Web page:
Wilson is still incarcerated in the state prison.

The bodies of the victims were found after a Crimestopper tip led authorities to Wilson's girlfriend. She testified in Wilson's sentencing hearing that he told her on Jan. 21 he was going to kill Richard Cowan.

The prosecution had granted her immunity for her testimony in the cases.

The woman testified that, fearing for her safety, she had lied to Wilson and told him that Cowan and another man had raped her.

Bone later agreed to help Wilson in the killings.

She testified that the Cowans were with Wilson and Bone in Havre the night of the murders. The five drove to Blaine County together after Wilson suggested they go to purchase illegal drugs, she said.

The woman testified that she was outside of a house at the farmstead and heard the shots that killed Richard and Bernadette Cowan while Bone and Wilson were inside with them.

She testified that she did not go to the authorities to report the murders because she feared for her life.

Robert "Bobby" Henry Bone soon will be back before the state parole board, this time to see if he will go back to prison for violating parole on a 104-year sentence for a 1987 double murder.

Bone, 52, moved back to Havre after being paroled Jan. 31 from his 104-year sentence for the shooting deaths of Richard and Bernadette Cowan on Jan. 21, 1987. He has been held in the Hill County Detention Center without bond since July 19 on a charge of probation violation.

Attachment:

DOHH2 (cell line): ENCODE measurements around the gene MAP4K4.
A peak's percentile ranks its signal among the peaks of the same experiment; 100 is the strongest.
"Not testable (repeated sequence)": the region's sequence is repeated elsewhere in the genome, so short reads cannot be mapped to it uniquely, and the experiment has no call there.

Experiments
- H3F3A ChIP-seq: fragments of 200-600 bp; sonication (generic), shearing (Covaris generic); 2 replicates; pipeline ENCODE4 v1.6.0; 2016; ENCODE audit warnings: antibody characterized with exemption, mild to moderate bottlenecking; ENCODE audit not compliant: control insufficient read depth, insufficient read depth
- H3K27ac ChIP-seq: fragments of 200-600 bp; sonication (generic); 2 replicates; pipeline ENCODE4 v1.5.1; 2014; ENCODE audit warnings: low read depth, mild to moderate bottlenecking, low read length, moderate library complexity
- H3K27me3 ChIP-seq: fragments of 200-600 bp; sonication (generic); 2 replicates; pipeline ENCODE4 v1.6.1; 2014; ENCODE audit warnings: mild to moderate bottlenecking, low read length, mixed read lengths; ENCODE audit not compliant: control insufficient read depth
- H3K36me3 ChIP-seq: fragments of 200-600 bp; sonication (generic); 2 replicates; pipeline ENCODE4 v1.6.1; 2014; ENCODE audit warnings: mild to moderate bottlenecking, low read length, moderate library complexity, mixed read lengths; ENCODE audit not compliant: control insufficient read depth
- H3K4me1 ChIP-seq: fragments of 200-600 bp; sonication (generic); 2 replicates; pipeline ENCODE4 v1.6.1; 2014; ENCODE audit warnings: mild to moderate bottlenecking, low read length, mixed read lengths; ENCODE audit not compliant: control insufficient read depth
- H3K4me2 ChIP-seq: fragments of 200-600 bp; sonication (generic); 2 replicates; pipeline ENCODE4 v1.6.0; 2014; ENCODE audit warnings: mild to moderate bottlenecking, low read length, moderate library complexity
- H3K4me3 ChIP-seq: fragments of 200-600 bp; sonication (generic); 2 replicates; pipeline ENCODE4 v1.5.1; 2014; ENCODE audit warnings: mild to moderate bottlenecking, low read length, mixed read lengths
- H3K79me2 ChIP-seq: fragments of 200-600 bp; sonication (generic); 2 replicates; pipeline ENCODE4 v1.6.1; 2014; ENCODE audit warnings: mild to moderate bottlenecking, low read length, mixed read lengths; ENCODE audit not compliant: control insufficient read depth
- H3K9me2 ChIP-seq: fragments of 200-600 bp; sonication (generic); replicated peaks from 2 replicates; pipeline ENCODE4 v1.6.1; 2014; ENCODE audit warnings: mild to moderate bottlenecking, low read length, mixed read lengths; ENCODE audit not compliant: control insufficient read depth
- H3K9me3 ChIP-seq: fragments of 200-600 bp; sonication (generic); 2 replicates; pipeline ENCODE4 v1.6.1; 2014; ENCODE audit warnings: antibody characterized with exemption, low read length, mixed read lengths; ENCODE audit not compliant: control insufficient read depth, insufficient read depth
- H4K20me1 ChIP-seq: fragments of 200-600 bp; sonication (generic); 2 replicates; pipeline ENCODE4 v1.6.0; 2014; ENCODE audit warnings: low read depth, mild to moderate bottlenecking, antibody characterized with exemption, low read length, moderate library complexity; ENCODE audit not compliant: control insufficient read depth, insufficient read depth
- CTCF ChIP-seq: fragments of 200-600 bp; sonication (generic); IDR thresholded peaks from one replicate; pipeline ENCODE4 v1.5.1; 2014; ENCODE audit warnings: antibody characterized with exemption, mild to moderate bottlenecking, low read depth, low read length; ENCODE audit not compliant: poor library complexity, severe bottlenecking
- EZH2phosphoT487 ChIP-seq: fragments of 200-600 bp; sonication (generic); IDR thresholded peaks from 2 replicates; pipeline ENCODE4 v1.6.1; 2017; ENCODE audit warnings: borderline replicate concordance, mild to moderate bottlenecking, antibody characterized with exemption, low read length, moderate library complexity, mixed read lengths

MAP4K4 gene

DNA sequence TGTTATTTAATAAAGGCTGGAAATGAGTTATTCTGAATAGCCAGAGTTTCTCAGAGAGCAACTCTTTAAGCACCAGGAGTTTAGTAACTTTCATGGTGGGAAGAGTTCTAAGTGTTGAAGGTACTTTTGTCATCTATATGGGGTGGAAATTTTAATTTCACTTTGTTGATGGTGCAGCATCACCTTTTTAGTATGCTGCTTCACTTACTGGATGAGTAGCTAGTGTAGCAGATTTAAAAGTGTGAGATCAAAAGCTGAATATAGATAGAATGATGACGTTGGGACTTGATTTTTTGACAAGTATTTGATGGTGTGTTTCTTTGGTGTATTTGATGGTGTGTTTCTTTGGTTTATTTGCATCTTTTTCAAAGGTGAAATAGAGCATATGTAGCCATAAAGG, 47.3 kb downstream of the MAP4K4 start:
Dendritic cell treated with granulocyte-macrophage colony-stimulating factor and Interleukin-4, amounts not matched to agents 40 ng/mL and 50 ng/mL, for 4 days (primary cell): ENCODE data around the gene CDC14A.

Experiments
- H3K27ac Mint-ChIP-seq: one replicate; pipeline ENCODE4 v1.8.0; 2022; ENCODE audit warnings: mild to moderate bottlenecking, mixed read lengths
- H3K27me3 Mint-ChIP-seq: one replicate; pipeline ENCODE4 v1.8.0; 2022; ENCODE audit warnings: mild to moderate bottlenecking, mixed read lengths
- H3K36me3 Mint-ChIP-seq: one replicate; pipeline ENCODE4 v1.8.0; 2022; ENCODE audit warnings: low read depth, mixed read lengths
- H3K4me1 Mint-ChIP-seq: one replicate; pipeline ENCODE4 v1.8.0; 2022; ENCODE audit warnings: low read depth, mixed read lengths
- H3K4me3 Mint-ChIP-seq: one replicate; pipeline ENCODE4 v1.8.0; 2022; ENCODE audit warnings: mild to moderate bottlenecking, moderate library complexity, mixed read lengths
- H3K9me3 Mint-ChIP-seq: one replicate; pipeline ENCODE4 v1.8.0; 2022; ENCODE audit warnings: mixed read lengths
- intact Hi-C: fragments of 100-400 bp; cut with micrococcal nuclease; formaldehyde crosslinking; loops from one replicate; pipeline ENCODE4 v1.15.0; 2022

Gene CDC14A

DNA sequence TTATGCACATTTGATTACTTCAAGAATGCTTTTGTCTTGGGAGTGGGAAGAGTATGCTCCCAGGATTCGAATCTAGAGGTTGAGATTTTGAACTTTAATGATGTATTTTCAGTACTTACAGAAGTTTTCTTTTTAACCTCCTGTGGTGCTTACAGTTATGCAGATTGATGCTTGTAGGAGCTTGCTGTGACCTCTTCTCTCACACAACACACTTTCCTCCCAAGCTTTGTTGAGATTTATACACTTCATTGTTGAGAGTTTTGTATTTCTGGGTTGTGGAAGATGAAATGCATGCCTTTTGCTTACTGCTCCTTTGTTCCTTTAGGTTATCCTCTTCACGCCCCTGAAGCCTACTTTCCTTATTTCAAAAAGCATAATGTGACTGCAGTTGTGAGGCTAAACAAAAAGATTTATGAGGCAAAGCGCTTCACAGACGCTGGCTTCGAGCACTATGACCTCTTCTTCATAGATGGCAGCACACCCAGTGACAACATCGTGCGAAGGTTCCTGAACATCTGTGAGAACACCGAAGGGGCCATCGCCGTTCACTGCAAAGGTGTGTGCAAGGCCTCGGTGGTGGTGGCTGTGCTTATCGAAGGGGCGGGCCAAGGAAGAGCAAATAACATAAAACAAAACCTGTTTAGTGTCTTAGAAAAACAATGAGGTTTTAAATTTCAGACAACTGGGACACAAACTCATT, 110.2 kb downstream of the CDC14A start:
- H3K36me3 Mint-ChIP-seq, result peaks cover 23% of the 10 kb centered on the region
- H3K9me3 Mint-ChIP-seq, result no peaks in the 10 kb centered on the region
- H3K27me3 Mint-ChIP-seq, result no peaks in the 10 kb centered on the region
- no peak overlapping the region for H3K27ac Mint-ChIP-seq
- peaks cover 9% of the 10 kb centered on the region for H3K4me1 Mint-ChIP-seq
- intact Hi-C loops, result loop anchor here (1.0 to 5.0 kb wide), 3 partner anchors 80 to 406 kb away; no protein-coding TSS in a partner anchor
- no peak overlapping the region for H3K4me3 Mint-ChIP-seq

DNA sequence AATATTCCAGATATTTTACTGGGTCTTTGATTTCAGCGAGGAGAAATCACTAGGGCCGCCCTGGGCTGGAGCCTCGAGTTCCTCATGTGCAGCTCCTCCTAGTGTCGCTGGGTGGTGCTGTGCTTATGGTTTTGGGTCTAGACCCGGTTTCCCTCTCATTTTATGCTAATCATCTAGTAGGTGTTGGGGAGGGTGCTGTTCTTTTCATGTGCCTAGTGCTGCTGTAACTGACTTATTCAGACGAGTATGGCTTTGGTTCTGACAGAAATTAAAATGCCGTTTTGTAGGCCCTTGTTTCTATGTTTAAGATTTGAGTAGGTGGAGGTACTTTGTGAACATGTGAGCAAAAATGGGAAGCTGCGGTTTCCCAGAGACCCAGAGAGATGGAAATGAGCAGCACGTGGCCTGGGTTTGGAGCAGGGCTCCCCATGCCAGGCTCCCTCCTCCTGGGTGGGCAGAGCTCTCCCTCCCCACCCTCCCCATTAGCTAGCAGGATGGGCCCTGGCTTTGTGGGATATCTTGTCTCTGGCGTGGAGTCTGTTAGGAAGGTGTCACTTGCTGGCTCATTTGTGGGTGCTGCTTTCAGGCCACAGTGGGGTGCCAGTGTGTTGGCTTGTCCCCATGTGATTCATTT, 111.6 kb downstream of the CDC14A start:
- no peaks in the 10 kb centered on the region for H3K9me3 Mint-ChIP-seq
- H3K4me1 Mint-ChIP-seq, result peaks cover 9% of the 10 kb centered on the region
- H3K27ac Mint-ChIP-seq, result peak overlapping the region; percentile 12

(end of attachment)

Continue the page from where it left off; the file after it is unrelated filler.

The Cowans were shot and buried in a shallow grave about 17 miles southeast of Chinook.

Scott Brotnov of the state Probation and Parole Division of the Montana Department of Corrections said Thursday that he held a hearing the previous week and determined that probable cause existed to show Bone had violated conditions of his parole and would have to appear before the the state parole board.

Brotnov said Bone is accused of changing his residence without permission, two counts of lying to his parole officer and three counts of drinking alcohol.

Craig Thomas, executive director of the state parole board, said there probably will not be time for the board to hear Bone's case this month. It likely will be heard the end of September.